Silverlight 1.0 Architecture

This article provides a high-level overview of the Microsoft Silverlight architecture and focuses on how to build applications by using Silverlight 1.0. This document discusses only the Silverlight 1.0 feature set. (Silverlight 1.1 Alpha provides additional functionality, including common language runtime (CLR) support. See Silverlight Architecture for more information.)

This overview covers the following topics:

  • Introduction
  • Silverlight Architecture
  • Browser Plug-in
  • Element Tree
  • Javascript Programming Model
  • Rendering Engine
  • Input and Events
  • Animation System
  • Image Cache
  • Text Engine
  • Glyph Cache
  • Media Pipeline
  • Decoders
  • Downloader and Packaging
  • Ink Support


Microsoft Silverlight is a cross-browser, cross-platform technology for delivering rich interactive content on the Web.

The Silverlight version 1.0 feature set includes the following:

  • Declarative content format based on Extensible Application Markup Language (XAML).
  • JavaScript-based programming model.
  • Deployment options for content: in-line with the HTML page, as loose files, or in a compressed zip package.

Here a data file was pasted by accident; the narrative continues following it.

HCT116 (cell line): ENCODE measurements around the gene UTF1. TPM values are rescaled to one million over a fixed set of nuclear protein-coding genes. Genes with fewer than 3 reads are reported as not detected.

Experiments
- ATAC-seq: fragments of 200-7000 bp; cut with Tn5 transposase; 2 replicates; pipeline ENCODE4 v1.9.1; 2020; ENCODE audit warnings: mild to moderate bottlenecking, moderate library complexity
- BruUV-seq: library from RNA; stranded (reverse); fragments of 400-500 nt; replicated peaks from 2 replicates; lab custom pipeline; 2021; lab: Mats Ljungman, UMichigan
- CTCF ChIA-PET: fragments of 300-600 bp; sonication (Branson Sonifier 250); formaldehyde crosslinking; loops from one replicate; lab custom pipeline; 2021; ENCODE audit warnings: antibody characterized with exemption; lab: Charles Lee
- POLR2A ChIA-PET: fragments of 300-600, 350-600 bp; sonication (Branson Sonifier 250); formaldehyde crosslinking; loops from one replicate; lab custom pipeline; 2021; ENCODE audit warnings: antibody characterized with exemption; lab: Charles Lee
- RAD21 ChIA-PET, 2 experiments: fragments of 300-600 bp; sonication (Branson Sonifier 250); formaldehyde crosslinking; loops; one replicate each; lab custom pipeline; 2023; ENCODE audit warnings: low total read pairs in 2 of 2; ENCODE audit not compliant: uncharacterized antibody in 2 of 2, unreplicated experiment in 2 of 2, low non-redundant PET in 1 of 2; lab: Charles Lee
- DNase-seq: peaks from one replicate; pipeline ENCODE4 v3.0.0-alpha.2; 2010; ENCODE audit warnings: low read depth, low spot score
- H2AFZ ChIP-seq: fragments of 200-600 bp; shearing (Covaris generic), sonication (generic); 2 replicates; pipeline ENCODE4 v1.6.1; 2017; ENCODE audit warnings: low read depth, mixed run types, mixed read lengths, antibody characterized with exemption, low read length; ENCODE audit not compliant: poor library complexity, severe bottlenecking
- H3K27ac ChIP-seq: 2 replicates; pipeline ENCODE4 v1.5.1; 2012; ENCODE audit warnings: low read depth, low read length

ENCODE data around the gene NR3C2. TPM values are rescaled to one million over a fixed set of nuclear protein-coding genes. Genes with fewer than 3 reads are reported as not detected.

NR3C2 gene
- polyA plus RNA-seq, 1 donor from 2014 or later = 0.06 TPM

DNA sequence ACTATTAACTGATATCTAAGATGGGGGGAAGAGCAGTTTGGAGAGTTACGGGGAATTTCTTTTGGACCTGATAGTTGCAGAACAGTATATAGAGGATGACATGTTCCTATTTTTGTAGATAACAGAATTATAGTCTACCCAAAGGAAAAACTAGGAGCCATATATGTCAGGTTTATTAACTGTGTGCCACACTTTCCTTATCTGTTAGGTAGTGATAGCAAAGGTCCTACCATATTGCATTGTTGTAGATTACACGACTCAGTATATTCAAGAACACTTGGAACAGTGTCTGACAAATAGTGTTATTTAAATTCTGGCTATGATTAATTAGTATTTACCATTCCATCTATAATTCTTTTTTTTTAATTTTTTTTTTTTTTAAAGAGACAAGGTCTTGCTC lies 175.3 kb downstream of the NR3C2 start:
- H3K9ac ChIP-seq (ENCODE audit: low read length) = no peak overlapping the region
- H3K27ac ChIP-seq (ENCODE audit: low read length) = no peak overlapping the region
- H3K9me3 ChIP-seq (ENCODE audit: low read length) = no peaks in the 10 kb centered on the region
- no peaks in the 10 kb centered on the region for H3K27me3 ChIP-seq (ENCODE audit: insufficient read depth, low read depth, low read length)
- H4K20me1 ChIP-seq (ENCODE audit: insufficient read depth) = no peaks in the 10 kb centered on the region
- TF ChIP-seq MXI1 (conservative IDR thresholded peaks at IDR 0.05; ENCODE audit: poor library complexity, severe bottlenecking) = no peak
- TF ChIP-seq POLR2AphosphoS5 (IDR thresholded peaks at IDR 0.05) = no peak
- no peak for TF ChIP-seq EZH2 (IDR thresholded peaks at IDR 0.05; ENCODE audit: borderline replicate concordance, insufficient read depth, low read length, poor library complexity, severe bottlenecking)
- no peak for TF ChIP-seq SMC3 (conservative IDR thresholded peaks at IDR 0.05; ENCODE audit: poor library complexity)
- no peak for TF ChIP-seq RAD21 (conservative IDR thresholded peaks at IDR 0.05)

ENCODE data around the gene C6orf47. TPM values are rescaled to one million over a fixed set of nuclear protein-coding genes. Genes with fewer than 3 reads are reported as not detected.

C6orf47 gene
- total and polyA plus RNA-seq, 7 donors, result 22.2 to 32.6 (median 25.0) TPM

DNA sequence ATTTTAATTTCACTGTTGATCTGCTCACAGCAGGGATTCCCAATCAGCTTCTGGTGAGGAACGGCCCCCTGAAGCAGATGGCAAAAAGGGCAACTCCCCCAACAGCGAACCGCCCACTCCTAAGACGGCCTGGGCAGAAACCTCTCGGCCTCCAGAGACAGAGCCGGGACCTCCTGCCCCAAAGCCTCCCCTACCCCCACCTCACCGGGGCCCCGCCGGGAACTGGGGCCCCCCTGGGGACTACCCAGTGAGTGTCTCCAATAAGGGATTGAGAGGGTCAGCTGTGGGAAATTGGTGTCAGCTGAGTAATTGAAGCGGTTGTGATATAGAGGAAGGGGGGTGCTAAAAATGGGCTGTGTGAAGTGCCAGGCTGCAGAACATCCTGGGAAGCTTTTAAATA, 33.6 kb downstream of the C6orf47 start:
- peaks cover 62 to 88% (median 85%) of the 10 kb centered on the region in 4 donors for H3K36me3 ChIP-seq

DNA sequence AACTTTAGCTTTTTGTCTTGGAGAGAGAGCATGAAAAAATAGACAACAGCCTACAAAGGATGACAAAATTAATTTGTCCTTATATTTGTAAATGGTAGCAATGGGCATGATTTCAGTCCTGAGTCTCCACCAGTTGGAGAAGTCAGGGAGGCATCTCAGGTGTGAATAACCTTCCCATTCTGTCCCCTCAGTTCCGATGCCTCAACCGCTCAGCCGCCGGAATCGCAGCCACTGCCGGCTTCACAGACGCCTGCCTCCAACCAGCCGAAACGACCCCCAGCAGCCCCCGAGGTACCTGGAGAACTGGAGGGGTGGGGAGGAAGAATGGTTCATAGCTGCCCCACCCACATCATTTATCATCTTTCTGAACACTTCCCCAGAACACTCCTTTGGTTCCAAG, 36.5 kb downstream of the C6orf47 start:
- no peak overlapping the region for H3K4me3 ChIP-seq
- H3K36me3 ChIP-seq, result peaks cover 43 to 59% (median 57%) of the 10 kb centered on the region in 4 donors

• Media support, including support for Windows Media Video (WMV),Windows Media Audio (WMA), and MPEG Audio Layer-3 (MP3), delivered with Windows Media Services or progressive download. Also includes support for client-side playlists (ASX files).
  • Text.
  • Image (PNG and JPG) support.
  • Anti-aliased vector graphics engine.
  • Animation.
  • Mouse and keyboard input.
  • HTTP downloader.
  • Ink support.
  • Full-screen rendering support.

Note   You can find detailed information about many of these features in the Silverlight Overviews and How-to Topics.

Silverlight Architecture

The Silverlight runtime enables users to integrate media, vector graphics, text, and images into an interactive application. This section discusses some of the key components provided in Silverlight 1.0.

The Silverlight 1.0 architecture